Liens have been filed against the contract funds by defendant Associated Pipeline Contractors, Inc. ("Associated") in the amount of $83,936.16 and defendant Belleview Sand & Gravel, Inc. ("Belleview") in the amount of $36,080.84. The lien of Associated was filed on June 7, 1993. The Sanitation District received a signed copy of a letter addressed to the plaintiff without a post office receipt showing that an attested copy of the lien statement had been sent by the lien claimant to the contractor by certified mail, return receipt requested, or by registered mail. Belleview filed its lien on July 14, 1993.
Defendant Acceleration National Insurance Company ("Acceleration") entered into a surety agreement with the plaintiff on October 5, 1989. Acceleration issued a payment bond and a performance bond covering the contract. In August 1992, the plaintiff entered into a contract with Acceleration to provide a payment bond for payment of all charges for labor, materials, supplies, repairs and equipment related to the contract. After the filing of the Chapter 11 petition, Acceleration's agent sent a letter to the Sanitation District demanding that no funds be paid to the plaintiff without Acceleration's approval. No claims have been paid by Acceleration on any claims made against the payment bond.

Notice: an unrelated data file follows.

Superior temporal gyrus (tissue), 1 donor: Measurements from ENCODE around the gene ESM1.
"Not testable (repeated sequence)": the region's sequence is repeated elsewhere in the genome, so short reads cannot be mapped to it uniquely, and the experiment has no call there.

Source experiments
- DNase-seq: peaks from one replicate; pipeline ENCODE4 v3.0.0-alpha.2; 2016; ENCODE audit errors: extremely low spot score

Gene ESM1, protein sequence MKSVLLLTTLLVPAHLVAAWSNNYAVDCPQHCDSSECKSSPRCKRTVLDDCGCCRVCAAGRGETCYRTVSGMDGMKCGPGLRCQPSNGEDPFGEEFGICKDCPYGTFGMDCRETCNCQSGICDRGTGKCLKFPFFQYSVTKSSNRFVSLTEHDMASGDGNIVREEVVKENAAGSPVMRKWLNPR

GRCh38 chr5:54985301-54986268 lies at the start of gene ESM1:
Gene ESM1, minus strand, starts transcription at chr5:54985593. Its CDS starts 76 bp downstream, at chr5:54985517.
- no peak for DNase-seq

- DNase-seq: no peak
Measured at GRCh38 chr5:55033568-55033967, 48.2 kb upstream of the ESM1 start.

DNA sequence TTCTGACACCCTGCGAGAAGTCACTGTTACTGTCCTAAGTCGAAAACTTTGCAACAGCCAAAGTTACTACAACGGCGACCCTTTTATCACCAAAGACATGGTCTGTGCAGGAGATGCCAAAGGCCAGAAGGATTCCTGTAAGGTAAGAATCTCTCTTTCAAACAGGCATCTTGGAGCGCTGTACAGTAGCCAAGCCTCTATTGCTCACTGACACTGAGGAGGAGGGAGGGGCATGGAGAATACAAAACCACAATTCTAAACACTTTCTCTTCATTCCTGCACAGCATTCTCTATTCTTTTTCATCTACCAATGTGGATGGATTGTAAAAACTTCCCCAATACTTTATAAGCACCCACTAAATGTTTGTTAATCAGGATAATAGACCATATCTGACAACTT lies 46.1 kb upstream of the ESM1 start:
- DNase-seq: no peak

II. Conclusions of Law